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  • Masculinity, Media, and the American Presidency by Meredith Conroy
  • Andrea Braithwaite
Conroy, Meredith. Masculinity, Media, and the American Presidency. London & New York: Palgrave Macmillan, 2015. Pp. xiii+195. $99.99 hardcover, $79.99 ebook.

There is something oddly comforting about reading Meredith Conroy's Masculinity, Media, and the American Presidency in the wake of the 2016 US presidential election. Conroy's work deftly identifies patterns in how the American news media frames its political candidates, and in doing so offers a useful and critical context for making sense of the United States' most recent election. With Conroy's insights at hand, it becomes easier to grasp, for instance, the American news media's apparent fascination with handshakes between world leaders, or how old WWE wrestling footage manages to find new political purchase. Conroy's Masculinity, Media, and [End Page 515] the American Presidency provides a thorough, precise, and polemical account of the relationship between popular perceptions of gender roles and political success or failure.

Conroy explains that her core goal is to better understand how "the Office of the President has established itself, with no variation, as a man's domain" (1). This research question is anchored in the distinction between masculinity and maleness, and femininity and femaleness; in other words, between gender and sex. As her first chapter points out, American news media is less preoccupied with a political candidate's biological sex than with gendered traits most commonly associated with sex, such as masculinity and strength. This opens the door for Conroy to gender men in her analysis: to understand how masculinity and femininity, rather than the more commonly investigated maleness and femaleness, may impact men's fortunes in the political process in the United States. In doing so, Conroy is filling an important gap in the literature, as "there has not been an empirically [sic] assessment of the degree to which an association with gender has affected male candidates' campaigns" (12).

A key part of Masculinity, Media, and the American Presidency is what Conroy terms gender conflict framing: "The prominent dichotomy of gender as masculine versus feminine lends itself to the negative and combative nature of elections, and journalistic practices and routines of political reporting" (138), so that the dynamic of conflict that motivates media coverage of politics is pitched as a battle between masculinity and femininity. Moreover, Conroy demonstrates how traits associated with femininity are regularly used to discredit or undermine a candidate; the broader impact of this, Conroy suggests, lies in the message being sent to voters: "that one candidate is the more masculine choice, whereas the other candidate is the more feminine choice" (3). Voters are choosing not just a party or a platform, but also a particular evaluation, and valuation, of gender.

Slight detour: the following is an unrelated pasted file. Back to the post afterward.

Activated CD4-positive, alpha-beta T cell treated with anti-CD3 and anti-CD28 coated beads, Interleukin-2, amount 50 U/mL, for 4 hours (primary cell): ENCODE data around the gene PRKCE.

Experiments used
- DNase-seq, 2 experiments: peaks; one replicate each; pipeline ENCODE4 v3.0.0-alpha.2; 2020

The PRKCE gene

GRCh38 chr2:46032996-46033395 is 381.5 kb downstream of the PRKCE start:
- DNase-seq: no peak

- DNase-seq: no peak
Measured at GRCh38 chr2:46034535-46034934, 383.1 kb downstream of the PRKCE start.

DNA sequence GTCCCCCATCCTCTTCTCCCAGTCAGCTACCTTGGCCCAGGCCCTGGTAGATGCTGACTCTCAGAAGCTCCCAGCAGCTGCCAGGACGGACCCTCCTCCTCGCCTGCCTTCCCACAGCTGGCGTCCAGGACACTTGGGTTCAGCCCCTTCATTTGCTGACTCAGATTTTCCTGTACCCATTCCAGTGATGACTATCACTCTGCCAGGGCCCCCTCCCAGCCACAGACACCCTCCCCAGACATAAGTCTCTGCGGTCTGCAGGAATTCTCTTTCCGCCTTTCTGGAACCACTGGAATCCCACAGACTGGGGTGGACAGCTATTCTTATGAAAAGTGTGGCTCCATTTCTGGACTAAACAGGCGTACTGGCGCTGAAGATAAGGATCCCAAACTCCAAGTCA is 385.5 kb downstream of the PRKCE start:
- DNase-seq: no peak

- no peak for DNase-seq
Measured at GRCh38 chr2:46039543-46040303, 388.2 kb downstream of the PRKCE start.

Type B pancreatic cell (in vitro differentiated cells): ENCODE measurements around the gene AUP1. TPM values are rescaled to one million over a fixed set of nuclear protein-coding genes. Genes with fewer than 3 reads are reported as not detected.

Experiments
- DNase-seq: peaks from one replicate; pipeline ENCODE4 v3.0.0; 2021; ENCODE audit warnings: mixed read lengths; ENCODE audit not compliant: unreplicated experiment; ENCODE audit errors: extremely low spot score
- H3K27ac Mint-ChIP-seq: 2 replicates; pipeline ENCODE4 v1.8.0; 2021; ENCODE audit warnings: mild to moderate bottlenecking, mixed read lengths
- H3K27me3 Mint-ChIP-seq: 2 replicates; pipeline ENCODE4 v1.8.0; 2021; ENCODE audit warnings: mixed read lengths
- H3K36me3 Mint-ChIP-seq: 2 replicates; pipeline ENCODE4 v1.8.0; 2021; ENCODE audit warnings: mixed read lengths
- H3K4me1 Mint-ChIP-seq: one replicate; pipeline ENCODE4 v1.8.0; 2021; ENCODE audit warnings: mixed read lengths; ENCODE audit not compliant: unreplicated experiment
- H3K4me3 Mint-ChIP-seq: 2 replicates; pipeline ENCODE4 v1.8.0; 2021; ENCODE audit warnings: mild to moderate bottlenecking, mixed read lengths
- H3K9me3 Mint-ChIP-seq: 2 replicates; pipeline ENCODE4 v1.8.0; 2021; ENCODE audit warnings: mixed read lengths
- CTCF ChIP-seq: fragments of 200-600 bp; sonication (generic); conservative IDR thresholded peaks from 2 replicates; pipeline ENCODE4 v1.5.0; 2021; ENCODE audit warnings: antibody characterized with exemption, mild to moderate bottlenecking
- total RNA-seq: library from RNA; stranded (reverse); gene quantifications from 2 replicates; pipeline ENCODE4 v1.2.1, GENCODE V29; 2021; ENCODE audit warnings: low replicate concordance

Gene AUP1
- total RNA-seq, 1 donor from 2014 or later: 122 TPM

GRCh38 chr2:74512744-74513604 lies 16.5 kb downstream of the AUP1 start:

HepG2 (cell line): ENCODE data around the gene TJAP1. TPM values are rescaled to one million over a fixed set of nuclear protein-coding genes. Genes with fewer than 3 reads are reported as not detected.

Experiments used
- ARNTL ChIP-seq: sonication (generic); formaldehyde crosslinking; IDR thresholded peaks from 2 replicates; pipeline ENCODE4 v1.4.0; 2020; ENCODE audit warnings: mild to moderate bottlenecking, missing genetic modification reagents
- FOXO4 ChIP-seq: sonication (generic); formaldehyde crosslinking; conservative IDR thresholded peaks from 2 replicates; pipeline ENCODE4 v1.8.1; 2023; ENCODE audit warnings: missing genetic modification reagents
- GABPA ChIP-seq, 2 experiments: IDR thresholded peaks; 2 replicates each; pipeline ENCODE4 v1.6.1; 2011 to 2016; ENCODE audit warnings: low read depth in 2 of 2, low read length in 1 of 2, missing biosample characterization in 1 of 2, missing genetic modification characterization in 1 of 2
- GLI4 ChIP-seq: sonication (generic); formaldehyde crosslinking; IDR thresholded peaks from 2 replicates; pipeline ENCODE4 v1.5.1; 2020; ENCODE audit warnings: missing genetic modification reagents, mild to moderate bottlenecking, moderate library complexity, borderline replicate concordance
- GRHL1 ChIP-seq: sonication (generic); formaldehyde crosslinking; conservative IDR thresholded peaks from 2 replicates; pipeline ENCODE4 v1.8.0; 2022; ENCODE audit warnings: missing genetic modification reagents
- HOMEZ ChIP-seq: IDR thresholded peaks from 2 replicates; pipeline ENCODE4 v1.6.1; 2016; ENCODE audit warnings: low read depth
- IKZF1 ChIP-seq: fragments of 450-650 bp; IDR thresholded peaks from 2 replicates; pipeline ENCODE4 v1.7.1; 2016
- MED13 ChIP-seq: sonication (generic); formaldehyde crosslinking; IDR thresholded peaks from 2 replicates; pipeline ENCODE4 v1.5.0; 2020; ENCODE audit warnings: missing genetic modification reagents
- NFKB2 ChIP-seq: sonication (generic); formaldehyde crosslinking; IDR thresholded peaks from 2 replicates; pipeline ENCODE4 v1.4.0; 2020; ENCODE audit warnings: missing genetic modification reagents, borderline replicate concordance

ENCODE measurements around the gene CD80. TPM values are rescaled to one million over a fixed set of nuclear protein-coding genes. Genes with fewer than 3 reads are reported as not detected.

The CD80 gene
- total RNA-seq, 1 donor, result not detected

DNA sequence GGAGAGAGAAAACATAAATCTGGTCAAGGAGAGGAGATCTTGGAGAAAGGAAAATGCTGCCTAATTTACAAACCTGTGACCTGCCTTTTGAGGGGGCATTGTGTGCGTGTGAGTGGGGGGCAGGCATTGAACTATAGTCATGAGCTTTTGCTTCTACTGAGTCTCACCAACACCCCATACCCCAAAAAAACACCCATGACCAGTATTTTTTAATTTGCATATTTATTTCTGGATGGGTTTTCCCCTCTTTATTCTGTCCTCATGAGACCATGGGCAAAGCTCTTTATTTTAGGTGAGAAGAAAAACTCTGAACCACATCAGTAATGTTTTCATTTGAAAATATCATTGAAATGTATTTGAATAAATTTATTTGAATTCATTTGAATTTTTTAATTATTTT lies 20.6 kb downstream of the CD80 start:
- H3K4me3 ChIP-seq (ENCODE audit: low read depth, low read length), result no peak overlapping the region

By theorizing gender conflict framing, Conroy can now more effectively ask and answer: "To what degree is gendered language employed in political discussion, for what purpose, and to what effect?" (73). Through a content analysis of two prominent American newspapers (the New York Times and USA Today) from 2000 to 2012, she establishes that "it is acceptable for a president to lack positive feminine qualities, but it is unacceptable for a president to lack positive masculine qualities" (102). To fully illustrate her results, Conroy digs into a few specific political contests, such as the 2004 race between Republican George W. Bush and Democrat John Kerry, as the United States' more militaristic cultural environment after the attacks on New York City's World Trade Center on September 11, 2001 provided a fertile ground for the resonance of aggressively masculinized leadership.

Such arguments and data may indeed be sorely needed in political science; as Conroy demonstrates, the field has, to this point, relied upon perspectives that do not explicitly differentiate between sex and gender as she does here. Speaking primarily to a presumed audience of political science scholars and enthusiasts, however, means that many significant insights about sex, gender, representation, media, and culture [End Page 516] generated beyond this field are absent from Conroy's discussions. Scholars familiar with this wider range of material may find themselves disappointed by the connections that could have been made and the robust...


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pp. 515-518
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